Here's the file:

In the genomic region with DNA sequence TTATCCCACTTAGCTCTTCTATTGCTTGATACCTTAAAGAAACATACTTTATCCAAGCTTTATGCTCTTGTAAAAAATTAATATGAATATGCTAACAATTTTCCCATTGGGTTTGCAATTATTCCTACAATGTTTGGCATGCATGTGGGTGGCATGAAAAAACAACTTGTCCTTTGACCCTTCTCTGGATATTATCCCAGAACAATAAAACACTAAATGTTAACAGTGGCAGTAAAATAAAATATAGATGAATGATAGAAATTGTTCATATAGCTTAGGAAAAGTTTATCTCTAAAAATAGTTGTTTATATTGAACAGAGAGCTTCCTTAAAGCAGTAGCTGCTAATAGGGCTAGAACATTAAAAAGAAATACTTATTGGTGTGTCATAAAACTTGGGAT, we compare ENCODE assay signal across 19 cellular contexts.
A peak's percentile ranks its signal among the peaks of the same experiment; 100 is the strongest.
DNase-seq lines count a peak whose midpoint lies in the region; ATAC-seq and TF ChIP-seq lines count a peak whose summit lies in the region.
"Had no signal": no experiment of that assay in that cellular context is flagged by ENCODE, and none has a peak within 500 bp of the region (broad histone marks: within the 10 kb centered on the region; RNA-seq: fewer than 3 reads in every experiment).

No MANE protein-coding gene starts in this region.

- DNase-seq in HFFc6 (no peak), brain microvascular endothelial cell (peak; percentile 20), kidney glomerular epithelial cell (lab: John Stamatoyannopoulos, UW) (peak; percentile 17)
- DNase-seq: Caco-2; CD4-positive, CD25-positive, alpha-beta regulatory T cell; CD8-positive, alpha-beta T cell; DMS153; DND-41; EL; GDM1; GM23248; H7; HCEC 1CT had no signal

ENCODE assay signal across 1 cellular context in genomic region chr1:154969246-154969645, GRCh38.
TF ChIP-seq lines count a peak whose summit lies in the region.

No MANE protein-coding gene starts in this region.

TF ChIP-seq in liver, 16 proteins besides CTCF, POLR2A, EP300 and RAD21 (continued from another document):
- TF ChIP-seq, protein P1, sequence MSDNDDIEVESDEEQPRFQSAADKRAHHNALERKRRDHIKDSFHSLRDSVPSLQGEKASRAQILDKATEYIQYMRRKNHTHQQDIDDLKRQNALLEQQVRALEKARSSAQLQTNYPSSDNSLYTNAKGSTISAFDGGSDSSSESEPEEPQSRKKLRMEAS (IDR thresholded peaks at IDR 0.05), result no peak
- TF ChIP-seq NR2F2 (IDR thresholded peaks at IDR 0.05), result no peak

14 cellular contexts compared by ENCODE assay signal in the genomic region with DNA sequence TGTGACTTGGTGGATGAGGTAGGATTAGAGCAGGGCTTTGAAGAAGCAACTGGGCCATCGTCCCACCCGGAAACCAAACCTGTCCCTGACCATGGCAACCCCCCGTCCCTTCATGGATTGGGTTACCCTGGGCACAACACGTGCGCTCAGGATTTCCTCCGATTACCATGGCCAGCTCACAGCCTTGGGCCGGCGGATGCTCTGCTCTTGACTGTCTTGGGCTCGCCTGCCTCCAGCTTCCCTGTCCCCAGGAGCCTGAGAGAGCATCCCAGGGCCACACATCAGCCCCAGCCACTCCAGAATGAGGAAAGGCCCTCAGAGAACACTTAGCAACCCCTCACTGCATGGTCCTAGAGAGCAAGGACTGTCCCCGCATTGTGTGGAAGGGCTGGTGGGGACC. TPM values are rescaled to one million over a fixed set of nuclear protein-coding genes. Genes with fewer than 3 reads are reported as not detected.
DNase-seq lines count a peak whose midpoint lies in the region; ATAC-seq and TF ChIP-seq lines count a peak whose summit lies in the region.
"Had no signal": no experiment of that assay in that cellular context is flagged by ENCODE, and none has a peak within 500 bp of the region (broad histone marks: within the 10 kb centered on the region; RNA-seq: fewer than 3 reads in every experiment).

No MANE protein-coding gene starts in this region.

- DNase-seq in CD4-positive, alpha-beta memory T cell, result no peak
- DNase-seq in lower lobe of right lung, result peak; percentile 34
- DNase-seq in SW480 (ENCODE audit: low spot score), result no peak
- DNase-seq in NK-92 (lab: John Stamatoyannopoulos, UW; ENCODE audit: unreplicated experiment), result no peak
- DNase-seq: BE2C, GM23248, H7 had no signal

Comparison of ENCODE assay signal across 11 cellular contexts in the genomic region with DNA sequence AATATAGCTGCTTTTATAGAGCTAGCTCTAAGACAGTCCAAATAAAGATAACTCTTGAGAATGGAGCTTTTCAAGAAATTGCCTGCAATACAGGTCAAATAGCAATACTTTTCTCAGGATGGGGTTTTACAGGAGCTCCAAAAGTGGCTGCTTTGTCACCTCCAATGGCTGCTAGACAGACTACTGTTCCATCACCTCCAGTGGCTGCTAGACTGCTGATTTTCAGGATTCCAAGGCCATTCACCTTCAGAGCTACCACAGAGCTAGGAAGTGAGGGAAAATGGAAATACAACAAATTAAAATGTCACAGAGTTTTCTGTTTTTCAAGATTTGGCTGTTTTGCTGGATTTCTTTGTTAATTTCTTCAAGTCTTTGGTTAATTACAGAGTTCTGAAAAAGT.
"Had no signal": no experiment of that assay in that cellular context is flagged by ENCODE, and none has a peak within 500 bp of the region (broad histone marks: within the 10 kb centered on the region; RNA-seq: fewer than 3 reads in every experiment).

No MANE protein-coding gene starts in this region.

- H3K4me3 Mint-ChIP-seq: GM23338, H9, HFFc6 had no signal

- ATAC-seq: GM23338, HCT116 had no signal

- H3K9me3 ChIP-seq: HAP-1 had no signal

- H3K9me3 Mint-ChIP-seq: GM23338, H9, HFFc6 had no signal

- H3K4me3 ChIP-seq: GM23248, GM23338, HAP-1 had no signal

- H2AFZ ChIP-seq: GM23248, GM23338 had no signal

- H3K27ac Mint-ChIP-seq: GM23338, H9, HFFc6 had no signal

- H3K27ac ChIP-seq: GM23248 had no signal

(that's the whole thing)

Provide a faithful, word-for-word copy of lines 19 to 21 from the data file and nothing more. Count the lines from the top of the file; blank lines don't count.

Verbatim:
- DNase-seq in lower lobe of right lung, result peak; percentile 34
- DNase-seq in SW480 (ENCODE audit: low spot score), result no peak
- DNase-seq in NK-92 (lab: John Stamatoyannopoulos, UW; ENCODE audit: unreplicated experiment), result no peak